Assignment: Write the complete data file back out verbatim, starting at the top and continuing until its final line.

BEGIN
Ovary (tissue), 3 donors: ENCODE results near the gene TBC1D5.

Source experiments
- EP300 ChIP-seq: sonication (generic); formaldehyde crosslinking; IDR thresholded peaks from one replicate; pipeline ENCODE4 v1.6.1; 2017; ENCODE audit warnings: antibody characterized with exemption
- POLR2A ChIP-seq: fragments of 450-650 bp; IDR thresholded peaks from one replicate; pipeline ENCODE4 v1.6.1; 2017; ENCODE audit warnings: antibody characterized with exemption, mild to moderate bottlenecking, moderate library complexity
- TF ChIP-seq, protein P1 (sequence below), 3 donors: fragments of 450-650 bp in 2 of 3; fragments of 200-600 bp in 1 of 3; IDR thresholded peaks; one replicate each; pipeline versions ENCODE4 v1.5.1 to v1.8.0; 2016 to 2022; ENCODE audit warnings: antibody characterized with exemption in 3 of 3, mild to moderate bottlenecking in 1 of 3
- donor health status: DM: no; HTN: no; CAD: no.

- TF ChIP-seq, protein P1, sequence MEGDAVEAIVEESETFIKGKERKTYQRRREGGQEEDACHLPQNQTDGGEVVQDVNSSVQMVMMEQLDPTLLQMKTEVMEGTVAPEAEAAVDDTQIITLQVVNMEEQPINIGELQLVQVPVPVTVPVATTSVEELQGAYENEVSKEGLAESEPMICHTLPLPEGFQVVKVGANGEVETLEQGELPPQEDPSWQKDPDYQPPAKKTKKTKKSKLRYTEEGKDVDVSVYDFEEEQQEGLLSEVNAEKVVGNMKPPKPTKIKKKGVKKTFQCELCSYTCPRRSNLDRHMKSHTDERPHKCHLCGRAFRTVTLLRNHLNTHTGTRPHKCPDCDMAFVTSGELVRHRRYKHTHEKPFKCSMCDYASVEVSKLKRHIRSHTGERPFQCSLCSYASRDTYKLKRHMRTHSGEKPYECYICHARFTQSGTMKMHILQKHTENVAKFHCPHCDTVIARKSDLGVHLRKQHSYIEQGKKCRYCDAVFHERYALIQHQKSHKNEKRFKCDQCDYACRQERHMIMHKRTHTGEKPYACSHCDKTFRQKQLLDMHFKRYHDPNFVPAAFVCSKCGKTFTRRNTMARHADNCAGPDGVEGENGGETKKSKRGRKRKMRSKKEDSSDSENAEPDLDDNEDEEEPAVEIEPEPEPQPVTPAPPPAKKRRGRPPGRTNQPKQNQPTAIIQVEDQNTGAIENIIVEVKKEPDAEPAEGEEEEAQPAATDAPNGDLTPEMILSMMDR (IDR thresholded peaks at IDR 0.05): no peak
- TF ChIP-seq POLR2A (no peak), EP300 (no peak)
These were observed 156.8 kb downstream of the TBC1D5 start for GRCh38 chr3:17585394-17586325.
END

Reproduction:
Ovary (tissue), 3 donors: ENCODE results near the gene TBC1D5.

Source experiments
- EP300 ChIP-seq: sonication (generic); formaldehyde crosslinking; IDR thresholded peaks from one replicate; pipeline ENCODE4 v1.6.1; 2017; ENCODE audit warnings: antibody characterized with exemption
- POLR2A ChIP-seq: fragments of 450-650 bp; IDR thresholded peaks from one replicate; pipeline ENCODE4 v1.6.1; 2017; ENCODE audit warnings: antibody characterized with exemption, mild to moderate bottlenecking, moderate library complexity
- TF ChIP-seq, protein P1 (sequence below), 3 donors: fragments of 450-650 bp in 2 of 3; fragments of 200-600 bp in 1 of 3; IDR thresholded peaks; one replicate each; pipeline versions ENCODE4 v1.5.1 to v1.8.0; 2016 to 2022; ENCODE audit warnings: antibody characterized with exemption in 3 of 3, mild to moderate bottlenecking in 1 of 3
- donor health status: DM: no; HTN: no; CAD: no.

- TF ChIP-seq, protein P1, sequence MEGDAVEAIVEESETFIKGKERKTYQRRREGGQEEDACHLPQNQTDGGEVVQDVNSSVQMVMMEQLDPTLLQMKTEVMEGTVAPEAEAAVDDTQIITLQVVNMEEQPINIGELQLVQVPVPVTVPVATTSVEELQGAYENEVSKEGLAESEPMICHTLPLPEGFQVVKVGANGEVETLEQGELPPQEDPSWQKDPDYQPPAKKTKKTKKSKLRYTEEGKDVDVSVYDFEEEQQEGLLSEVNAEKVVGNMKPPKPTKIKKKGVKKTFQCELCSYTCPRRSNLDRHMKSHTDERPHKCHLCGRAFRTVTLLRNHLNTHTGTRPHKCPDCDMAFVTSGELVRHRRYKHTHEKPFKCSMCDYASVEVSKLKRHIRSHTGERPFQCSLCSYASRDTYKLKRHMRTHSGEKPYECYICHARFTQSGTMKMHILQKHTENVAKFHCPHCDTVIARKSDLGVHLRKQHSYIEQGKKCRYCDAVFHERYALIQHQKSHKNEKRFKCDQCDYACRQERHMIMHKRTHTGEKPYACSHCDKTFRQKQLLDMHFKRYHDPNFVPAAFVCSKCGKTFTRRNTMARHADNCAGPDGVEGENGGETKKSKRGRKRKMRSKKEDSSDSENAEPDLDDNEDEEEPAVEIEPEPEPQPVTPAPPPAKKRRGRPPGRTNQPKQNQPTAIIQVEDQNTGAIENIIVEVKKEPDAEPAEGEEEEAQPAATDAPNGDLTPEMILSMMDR (IDR thresholded peaks at IDR 0.05): no peak
- TF ChIP-seq POLR2A (no peak), EP300 (no peak)
These were observed 156.8 kb downstream of the TBC1D5 start for GRCh38 chr3:17585394-17586325.